Government & Politics

Kansas House overrides Brownback veto of tax bill

Gov. Sam Brownback talked to reporters Wednesday morning after vetoing a tax bill that supporters said would help solve the state’s budget woes.
Gov. Sam Brownback talked to reporters Wednesday morning after vetoing a tax bill that supporters said would help solve the state’s budget woes.

Gov. Sam Brownback’s attempt to keep a tax plan that he’s dubbed the largest tax increase in Kansas history from becoming law failed to dissuade lawmakers in the Kansas House from going against the governor’s wishes.

The House voted 85-40 to override the governor’s veto Wednesday morning, roughly an hour after the governor officially vetoed the bill.

The Kansas Senate would now have to go against the governor for the bill to become law.

“I think it’s unconscionable to keep cutting these services that people rely upon,” said Rep. Jarrod Ousley, a Democrat from Merriam who voted for the bill. “I think it’s unconscionable to cut K-12 any further while we have a lawsuit pending. It’s time to go back to work.”

The victory for supporters of the tax bill only came after two Republican lawmakers decided at the last minute to change their votes before the roll call closed.

“I didn’t want to vote for it because I think it’s an ugly package,” said Rep. Clay Aurand, a Belleville Republican who cast the deciding yes vote. “There’s a lot of things I don’t like about it. But again, when you do not see any possible options of something that is better, not passing this could be worse.”

The effort to override the veto in the Senate may pose more of a challenge. The vote to originally pass the bill was five short of the 27 needed to overcome a veto.

Sen. Randall Hardy, a Salina Republican who voted for the tax bill, said he would still support the proposal despite the governor’s veto.

“I’m just hopeful that the House and Senate rise to the occasion and override the veto because I think that is where the best option is to deal with the financial mess we’re in,” Hardy said.

The bill, first passed by the Kansas Legislature last week, would raise income tax rates and end a tax exemption for roughly 330,000 business owners.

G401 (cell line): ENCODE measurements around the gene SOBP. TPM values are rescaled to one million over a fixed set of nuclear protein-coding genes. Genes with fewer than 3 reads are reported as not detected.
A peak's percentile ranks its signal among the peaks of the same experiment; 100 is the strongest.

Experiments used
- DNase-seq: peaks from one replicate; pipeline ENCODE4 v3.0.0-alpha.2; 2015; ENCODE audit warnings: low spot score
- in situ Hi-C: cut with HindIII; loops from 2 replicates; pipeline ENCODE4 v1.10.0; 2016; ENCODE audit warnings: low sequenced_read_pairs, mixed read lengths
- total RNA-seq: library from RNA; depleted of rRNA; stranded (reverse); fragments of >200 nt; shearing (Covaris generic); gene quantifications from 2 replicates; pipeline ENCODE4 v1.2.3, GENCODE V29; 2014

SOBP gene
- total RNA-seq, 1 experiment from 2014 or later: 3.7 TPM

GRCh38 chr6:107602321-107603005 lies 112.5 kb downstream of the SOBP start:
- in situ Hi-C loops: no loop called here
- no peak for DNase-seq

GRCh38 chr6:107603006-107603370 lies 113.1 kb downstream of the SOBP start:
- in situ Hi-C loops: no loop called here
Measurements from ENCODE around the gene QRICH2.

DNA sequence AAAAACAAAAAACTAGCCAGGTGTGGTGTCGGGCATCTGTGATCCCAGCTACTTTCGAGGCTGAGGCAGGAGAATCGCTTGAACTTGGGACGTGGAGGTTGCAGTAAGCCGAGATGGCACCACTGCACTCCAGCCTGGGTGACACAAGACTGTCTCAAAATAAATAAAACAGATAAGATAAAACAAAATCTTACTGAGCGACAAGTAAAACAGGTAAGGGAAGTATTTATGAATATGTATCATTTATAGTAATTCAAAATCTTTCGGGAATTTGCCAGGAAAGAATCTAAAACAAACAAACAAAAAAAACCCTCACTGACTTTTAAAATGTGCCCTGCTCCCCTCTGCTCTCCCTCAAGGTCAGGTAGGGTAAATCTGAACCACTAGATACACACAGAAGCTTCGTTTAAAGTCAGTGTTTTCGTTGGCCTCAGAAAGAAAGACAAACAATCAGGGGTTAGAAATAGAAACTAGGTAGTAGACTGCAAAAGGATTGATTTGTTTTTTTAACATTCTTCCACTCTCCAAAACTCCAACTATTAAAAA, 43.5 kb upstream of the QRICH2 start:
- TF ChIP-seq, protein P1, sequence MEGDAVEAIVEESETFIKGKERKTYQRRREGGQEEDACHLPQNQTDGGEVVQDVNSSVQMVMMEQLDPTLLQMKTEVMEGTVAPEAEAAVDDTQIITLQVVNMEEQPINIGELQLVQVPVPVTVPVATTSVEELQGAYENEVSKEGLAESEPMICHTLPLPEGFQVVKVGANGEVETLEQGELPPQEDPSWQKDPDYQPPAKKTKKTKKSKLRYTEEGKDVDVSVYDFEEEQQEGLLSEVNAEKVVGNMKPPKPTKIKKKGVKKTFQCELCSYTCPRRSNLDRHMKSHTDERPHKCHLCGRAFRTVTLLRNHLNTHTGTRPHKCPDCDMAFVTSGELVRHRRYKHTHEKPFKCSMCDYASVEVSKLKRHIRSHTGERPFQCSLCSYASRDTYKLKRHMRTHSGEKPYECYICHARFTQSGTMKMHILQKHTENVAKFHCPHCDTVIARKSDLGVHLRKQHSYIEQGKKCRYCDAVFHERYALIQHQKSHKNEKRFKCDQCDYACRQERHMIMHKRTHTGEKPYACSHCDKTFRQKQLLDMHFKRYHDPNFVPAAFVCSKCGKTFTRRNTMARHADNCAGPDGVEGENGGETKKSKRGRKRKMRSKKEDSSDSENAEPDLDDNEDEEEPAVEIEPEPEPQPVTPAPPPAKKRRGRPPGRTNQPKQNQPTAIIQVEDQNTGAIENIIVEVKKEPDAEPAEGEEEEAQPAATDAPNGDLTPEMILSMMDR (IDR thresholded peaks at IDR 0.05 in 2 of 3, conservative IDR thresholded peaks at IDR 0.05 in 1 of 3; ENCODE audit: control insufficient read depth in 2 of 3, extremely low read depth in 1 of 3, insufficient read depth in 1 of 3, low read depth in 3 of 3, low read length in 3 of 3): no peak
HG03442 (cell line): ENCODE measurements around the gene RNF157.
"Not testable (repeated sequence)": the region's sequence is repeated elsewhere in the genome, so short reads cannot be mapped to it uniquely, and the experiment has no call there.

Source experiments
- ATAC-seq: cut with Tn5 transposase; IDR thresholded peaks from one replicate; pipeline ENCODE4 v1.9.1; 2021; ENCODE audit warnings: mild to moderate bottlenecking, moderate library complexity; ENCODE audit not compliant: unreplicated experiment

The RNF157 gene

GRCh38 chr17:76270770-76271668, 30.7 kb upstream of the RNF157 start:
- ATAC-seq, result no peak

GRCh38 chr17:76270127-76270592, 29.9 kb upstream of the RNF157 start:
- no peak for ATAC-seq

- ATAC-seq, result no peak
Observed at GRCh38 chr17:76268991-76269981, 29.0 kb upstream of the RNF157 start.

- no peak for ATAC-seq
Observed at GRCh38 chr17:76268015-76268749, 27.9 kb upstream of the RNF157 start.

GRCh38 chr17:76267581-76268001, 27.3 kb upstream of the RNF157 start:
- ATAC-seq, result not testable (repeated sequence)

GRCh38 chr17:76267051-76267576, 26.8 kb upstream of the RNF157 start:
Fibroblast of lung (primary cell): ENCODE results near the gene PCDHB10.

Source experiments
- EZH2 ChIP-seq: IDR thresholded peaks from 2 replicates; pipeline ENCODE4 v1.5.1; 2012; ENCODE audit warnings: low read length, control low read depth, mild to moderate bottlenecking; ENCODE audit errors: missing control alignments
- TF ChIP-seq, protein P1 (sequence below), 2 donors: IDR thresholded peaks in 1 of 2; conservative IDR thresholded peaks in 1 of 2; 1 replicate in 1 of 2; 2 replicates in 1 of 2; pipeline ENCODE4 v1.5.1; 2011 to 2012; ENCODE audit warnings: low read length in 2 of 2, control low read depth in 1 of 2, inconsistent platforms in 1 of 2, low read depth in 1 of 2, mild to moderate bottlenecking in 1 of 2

Brownback said he strongly opposed the income tax increases in the bill, but also said he wasn’t willing to do away with a business tax exemption, called by some the LLC loophole, that keeps those business owners off the tax rolls.

“I think we ought to be going to fewer brackets, not more,” Brownback said.

During the House debate on the bill, Republicans clashed over whether the tax bill that was vetoed had gone too far.

Rep. Chuck Weber, a Wichita Republican, said the plan was “too much, too soon.”

“I think we can do better, I really do,” Weber said.

The vote for the tax bill was one of the first major votes for new lawmakers like Rep. Tom Cox, a Shawnee Republican, who ran on changing Brownback’s tax policy.

He told lawmakers Wednesday morning that he understood that his vote for the bill may have hurt his chances of re-election in 2018.

“I did not enjoy this vote,” he said before pledging to campaign for lawmakers who vote for the bill.

That business tax exemption became a major issue in 2016 legislative campaigns, where moderate candidates ousted more conservative counterparts from office by advocating for that portion of the tax system to come to an end.

If enacted, the legislation HB 2178 is expected to raise more than $1 billion for the state over the next two fiscal years.

That would happen by increasing a second income tax rate and bringing in a third income tax bracket that would tax individual tax filers who make more than $50,000 and married filers who make over $100,000.

The tax would also be retroactive to the start of the year, a portion of the bill criticized by both the governor and lawmakers voting against the bill.

“It’s just, it’s not good,”said Rep. Blake Carpenter, a Derby Republican who voted against the bill. “It’s just not good for Kansas.”

Even supporters of the legislation say it might not be enough to cover the financial obligations the state may have over that time.

Kansas is projected to have more than $1 billion in shortfalls through the end of fiscal year 2019.

The governor announced he would veto the bill at a large dinner held Tuesday night by the Kansas Chamber of Commerce, an organization that regularly lobbies the Legislature.

The crowd cheered when he announced that he had decided to veto the bill.

Hunter Woodall: 785-354-1388, @HunterMw